Visitor sentenced for methadone

A visitor from Massachusetts was sentenced to six weeks imprisonment after pleading guilty to possession of methadone with intent to supply.

Blake Francis Parker, 54, had a prescription for the drug. However, he said he would have given it to another person, whom he described as a heroin addict.

Methadone is a prescription drug used in the treatment of heroin addiction. It is a controlled drug under the Misuse of Drugs Law.

Parker had four tablets, with a total weight of 18.48 grams.

Magistrate Grace Donalds imposed the term of imprisonment and said she took into account Parker’s relatively early guilty plea and circumstances, in particular the difficulties he appeared to have relating to his health.

Defence Attorney Nicholas Dixey said those difficulties included a bi-polar condition, cardiac problems and syncope. This last condition had caused him to fall at least six times since being on island. In custody since 19 March, Parker was ‘constantly being taken to the hospital because of these medical concerns,’ the lawyer said.

Crown Counsel Elisabeth Lees outlined the background to the charge.

She said police were called on 19 March to a West Bay Road hotel where Parker and a female were sharing a room.

In the presence of police officers, Parker made a phone call and told the person he was talking to that he had the methadone from an old prescription. He knew he shouldn’t, but he had it to supply to the female, who was a heroin addict.

Ms Lees said it was accepted that this was not commercial dealing and was at the lowest end of supply.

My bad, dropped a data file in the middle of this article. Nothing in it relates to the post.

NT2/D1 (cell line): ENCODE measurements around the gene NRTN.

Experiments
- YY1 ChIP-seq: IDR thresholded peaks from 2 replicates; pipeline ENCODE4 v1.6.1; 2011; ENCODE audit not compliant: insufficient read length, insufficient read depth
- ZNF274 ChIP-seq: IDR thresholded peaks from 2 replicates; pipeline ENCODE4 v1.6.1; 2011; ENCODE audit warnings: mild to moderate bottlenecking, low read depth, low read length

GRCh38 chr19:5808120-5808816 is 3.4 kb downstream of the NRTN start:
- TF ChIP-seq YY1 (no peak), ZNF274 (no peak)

Mr. Dixey called this offence extraordinary, noting he could not find any local precedent for methadone.

He explained that Parker had met the female about six months before coming to Cayman. They formed a platonic friendship and he invited her on this trip.

Three weeks before they arrived, Mr. Dixey narrated, Parker discovered that the woman was a heroin addict. His plan was to rehabilitate her here in Cayman. He brought the methadone along with his other medications. If necessary and if she became depressed, he would have supplied it to her.

Things began to deteriorate when she started going through withdrawal, Mr. Dixey said. There was a struggle between them, which led to charges of assault against Parker. The female subsequently left the island and did not want to pursue prosecution.

The defendant was charged with assault and assault causing actual bodily harm, but these were not proceeded with.

Mr. Dixey emphasised that Parker’s intentions wee in no way nefarious. The strongest evidence of this was his admission under caution. The police officers were surprised by this, but the only explanation Mr. Dixey said he could offer was that Parker genuinely did not understand he was doing anything wrong.

In passing sentence, the magistrate said time already in custody would be taken into account, which should allow for the defendant’s immediate release.

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